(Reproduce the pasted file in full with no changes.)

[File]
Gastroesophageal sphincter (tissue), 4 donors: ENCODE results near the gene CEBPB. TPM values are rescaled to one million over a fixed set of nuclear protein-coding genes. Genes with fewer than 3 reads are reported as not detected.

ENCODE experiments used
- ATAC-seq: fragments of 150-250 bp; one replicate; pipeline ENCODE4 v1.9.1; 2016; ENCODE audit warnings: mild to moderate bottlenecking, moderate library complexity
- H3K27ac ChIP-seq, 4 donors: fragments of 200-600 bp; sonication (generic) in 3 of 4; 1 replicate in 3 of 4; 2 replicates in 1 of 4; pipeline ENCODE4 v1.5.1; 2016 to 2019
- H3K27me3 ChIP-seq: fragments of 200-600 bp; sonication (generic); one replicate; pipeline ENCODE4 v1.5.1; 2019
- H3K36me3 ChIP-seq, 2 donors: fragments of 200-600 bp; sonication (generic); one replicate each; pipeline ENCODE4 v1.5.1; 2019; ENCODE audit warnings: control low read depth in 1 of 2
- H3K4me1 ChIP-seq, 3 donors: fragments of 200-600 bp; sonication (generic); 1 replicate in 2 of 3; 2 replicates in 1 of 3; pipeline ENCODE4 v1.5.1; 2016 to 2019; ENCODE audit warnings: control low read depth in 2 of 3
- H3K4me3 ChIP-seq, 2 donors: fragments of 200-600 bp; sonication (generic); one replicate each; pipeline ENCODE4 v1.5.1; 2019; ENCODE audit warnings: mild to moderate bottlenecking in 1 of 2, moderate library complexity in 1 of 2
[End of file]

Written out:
Gastroesophageal sphincter (tissue), 4 donors: ENCODE results near the gene CEBPB. TPM values are rescaled to one million over a fixed set of nuclear protein-coding genes. Genes with fewer than 3 reads are reported as not detected.

ENCODE experiments used
- ATAC-seq: fragments of 150-250 bp; one replicate; pipeline ENCODE4 v1.9.1; 2016; ENCODE audit warnings: mild to moderate bottlenecking, moderate library complexity
- H3K27ac ChIP-seq, 4 donors: fragments of 200-600 bp; sonication (generic) in 3 of 4; 1 replicate in 3 of 4; 2 replicates in 1 of 4; pipeline ENCODE4 v1.5.1; 2016 to 2019
- H3K27me3 ChIP-seq: fragments of 200-600 bp; sonication (generic); one replicate; pipeline ENCODE4 v1.5.1; 2019
- H3K36me3 ChIP-seq, 2 donors: fragments of 200-600 bp; sonication (generic); one replicate each; pipeline ENCODE4 v1.5.1; 2019; ENCODE audit warnings: control low read depth in 1 of 2
- H3K4me1 ChIP-seq, 3 donors: fragments of 200-600 bp; sonication (generic); 1 replicate in 2 of 3; 2 replicates in 1 of 3; pipeline ENCODE4 v1.5.1; 2016 to 2019; ENCODE audit warnings: control low read depth in 2 of 3
- H3K4me3 ChIP-seq, 2 donors: fragments of 200-600 bp; sonication (generic); one replicate each; pipeline ENCODE4 v1.5.1; 2019; ENCODE audit warnings: mild to moderate bottlenecking in 1 of 2, moderate library complexity in 1 of 2